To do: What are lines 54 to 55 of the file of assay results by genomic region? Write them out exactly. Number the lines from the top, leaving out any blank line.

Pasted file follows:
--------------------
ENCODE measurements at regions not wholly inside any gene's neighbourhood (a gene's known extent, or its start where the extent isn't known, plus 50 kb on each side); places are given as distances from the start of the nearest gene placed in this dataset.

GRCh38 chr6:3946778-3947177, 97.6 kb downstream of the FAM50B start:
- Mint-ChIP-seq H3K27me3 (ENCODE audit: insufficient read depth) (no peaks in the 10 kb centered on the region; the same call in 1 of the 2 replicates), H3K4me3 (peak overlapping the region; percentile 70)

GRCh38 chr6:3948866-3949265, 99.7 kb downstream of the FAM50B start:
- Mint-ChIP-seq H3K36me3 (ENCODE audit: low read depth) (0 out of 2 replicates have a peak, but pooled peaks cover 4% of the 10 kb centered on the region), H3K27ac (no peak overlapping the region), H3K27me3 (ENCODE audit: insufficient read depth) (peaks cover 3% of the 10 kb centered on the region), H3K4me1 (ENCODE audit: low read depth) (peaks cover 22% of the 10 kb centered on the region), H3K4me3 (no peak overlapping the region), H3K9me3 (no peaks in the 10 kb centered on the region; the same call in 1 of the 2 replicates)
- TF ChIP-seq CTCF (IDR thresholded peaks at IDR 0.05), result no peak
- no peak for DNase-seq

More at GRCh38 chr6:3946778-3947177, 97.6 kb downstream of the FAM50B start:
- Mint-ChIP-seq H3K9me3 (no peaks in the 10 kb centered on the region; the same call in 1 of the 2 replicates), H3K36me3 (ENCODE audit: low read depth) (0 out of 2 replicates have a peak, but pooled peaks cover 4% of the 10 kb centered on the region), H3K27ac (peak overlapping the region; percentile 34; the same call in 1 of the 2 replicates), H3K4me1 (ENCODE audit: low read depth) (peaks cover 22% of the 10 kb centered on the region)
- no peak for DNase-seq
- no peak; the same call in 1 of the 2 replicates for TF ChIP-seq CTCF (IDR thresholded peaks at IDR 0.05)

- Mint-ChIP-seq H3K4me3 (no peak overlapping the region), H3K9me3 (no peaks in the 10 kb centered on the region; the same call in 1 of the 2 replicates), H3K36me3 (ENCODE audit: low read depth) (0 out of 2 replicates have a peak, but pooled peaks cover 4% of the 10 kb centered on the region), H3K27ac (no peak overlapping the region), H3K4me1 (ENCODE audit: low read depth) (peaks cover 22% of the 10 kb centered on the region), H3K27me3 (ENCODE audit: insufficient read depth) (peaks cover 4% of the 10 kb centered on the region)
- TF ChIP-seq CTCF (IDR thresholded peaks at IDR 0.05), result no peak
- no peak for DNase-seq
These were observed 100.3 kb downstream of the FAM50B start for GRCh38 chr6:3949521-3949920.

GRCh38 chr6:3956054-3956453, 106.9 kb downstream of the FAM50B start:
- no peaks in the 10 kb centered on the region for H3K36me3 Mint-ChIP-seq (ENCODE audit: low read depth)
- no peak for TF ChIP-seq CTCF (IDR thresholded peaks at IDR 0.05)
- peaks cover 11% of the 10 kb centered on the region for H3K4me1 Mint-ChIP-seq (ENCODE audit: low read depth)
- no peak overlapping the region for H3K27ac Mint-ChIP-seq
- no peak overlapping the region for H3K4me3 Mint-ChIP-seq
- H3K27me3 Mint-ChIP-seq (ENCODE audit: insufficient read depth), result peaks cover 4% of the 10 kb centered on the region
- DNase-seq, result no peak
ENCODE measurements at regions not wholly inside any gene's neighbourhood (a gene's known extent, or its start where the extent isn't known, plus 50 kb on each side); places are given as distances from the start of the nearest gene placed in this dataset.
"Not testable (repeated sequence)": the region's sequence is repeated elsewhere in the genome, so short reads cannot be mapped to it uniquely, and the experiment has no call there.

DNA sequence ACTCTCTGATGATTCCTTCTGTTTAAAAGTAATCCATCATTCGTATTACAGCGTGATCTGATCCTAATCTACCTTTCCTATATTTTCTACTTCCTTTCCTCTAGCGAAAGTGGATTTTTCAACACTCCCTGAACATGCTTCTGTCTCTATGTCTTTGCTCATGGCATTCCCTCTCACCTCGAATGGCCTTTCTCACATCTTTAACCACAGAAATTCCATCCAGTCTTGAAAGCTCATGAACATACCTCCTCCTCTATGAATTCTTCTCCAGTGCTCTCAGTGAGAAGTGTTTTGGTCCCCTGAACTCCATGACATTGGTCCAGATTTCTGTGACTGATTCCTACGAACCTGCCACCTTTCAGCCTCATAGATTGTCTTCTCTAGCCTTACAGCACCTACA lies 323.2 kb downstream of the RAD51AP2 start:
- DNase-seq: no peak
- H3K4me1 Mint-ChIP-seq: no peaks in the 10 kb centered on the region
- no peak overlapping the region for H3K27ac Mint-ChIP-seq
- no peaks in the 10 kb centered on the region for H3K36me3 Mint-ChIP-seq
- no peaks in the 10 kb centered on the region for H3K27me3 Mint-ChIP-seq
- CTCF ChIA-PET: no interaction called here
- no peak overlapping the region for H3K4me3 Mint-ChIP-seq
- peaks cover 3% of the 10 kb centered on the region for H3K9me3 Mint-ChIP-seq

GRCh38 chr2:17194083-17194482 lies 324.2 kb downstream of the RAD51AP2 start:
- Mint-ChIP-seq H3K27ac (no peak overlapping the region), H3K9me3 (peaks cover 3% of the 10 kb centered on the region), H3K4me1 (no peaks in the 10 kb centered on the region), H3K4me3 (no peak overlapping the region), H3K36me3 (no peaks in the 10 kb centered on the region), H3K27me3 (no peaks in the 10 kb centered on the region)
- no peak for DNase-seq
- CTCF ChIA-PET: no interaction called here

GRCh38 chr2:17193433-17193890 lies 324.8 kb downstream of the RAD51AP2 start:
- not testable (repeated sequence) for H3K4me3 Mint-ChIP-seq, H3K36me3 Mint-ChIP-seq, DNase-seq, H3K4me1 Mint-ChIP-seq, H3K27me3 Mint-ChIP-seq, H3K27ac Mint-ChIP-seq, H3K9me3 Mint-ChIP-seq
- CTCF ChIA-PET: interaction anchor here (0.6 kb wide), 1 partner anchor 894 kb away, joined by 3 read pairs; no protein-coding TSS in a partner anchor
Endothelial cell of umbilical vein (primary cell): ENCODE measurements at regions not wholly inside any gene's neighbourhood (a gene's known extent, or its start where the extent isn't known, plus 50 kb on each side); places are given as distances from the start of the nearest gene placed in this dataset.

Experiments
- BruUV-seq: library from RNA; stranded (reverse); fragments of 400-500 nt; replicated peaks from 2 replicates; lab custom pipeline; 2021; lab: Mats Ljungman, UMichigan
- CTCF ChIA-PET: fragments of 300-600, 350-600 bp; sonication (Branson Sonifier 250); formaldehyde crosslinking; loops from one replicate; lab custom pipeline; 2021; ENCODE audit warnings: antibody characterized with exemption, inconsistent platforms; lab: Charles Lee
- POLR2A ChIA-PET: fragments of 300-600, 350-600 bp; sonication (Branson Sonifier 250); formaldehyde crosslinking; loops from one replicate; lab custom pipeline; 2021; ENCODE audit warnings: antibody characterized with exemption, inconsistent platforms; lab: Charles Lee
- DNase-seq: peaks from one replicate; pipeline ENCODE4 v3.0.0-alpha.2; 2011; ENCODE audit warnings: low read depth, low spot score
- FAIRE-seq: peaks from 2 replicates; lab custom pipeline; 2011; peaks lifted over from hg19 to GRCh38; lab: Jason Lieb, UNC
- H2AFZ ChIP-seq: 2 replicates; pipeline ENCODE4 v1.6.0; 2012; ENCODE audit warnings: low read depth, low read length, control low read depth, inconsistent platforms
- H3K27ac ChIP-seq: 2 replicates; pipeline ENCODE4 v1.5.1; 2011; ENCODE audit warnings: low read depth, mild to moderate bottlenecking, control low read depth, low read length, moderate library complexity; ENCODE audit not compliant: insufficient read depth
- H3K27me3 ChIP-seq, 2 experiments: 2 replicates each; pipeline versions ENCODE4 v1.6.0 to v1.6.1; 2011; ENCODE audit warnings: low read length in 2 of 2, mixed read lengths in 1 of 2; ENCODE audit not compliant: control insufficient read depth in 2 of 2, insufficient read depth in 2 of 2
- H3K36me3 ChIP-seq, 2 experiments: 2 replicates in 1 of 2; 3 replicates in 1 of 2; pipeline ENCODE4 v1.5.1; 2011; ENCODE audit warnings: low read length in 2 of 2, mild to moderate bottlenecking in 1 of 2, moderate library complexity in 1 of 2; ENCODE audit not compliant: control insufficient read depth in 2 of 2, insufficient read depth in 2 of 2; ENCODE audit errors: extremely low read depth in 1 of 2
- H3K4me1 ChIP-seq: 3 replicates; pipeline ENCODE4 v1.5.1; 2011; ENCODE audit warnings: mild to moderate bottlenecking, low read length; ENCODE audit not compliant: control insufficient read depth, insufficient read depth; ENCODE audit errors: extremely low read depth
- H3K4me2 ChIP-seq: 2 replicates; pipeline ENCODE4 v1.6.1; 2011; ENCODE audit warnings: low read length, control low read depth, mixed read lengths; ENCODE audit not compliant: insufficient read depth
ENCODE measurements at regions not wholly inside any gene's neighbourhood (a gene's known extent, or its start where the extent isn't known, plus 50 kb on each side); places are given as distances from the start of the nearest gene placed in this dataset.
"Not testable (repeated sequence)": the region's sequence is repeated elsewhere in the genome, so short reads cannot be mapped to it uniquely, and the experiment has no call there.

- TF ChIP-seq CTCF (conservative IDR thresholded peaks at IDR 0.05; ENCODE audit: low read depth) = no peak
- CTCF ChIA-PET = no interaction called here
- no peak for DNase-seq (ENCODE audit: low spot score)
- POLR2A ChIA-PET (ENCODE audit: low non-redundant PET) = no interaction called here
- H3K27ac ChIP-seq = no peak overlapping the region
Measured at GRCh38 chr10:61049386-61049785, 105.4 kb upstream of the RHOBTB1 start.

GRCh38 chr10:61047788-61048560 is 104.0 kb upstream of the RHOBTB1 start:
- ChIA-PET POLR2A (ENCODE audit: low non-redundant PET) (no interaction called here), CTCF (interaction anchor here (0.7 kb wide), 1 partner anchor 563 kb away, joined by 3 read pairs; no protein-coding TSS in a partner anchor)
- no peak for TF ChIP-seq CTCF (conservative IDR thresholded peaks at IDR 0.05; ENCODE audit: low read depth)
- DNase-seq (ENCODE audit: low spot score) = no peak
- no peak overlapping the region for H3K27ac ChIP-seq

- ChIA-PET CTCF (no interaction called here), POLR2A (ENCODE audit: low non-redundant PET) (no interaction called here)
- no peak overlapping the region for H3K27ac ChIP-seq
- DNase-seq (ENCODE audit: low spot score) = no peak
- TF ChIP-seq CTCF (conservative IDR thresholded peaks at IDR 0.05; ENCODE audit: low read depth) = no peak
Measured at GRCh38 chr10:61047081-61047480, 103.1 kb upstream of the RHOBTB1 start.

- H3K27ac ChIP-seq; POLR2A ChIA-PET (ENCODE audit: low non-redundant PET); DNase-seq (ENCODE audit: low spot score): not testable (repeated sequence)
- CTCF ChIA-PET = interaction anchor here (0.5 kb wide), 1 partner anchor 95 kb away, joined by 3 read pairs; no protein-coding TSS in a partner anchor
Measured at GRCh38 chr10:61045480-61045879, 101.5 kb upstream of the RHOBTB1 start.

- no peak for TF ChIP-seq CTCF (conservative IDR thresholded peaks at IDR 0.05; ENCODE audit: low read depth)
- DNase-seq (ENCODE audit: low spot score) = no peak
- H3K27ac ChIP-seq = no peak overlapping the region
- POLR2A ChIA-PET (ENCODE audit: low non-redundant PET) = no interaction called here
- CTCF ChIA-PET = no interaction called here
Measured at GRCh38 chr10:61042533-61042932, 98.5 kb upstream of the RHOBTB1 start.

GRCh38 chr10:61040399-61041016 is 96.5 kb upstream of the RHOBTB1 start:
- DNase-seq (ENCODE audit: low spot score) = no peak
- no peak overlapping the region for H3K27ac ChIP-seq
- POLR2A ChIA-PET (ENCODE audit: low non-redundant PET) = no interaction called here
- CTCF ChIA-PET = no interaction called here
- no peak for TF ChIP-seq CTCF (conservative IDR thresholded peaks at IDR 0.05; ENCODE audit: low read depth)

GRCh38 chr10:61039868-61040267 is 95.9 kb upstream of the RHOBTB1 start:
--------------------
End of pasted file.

- H3K4me2 ChIP-seq: 2 replicates; pipeline ENCODE4 v1.6.1; 2011; ENCODE audit warnings: low read length, control low read depth, mixed read lengths; ENCODE audit not compliant: insufficient read depth
ENCODE measurements at regions not wholly inside any gene's neighbourhood (a gene's known extent, or its start where the extent isn't known, plus 50 kb on each side); places are given as distances from the start of the nearest gene placed in this dataset.